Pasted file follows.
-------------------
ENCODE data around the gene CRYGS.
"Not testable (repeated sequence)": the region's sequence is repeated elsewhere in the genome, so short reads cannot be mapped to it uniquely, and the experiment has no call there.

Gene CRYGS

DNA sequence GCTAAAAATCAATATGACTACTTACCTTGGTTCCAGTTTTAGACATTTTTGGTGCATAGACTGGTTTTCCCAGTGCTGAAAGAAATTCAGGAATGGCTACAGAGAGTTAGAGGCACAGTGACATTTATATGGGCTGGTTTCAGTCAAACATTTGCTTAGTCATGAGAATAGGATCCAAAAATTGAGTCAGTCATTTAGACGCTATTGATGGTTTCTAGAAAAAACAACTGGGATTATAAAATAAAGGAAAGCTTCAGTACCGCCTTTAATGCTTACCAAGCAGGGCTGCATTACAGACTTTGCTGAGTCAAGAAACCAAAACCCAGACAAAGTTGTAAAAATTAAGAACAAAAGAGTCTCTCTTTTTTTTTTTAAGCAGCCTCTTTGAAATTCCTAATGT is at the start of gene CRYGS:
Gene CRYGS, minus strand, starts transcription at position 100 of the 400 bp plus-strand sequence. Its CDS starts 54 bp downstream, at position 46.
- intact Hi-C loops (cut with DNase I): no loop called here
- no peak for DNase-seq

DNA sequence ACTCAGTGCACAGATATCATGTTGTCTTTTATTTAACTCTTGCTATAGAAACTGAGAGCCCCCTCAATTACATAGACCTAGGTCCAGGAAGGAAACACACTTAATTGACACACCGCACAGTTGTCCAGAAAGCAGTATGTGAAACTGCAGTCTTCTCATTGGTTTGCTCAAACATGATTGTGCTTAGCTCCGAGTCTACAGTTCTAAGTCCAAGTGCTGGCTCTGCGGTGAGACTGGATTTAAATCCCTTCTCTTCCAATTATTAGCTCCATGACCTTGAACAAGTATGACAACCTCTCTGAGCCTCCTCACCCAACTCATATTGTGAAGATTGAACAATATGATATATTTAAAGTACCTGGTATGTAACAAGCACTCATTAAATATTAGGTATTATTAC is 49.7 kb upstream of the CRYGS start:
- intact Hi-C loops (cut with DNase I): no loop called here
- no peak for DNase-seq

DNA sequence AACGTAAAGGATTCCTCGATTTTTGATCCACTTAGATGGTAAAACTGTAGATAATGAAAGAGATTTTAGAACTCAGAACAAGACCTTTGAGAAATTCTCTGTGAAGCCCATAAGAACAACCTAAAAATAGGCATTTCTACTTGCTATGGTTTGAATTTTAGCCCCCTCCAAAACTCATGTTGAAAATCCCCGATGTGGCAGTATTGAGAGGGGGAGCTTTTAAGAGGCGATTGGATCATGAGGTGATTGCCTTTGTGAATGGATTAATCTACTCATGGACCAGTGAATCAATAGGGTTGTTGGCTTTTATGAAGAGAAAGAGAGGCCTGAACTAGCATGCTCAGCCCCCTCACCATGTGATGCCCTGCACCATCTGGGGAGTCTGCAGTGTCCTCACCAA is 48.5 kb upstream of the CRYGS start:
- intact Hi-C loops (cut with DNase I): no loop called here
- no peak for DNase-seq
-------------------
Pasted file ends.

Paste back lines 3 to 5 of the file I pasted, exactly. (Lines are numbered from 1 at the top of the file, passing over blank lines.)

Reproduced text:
Gene CRYGS

DNA sequence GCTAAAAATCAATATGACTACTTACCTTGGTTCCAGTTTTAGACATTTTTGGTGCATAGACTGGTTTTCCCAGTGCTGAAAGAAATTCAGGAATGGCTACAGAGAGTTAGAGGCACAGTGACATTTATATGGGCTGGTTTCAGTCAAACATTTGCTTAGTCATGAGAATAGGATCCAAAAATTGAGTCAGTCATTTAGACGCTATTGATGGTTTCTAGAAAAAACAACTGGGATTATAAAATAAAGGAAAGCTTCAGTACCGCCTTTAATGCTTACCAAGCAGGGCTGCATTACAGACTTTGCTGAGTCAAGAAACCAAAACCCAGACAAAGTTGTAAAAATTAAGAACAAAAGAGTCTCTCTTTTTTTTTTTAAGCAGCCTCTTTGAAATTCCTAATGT is at the start of gene CRYGS:
Gene CRYGS, minus strand, starts transcription at position 100 of the 400 bp plus-strand sequence. Its CDS starts 54 bp downstream, at position 46.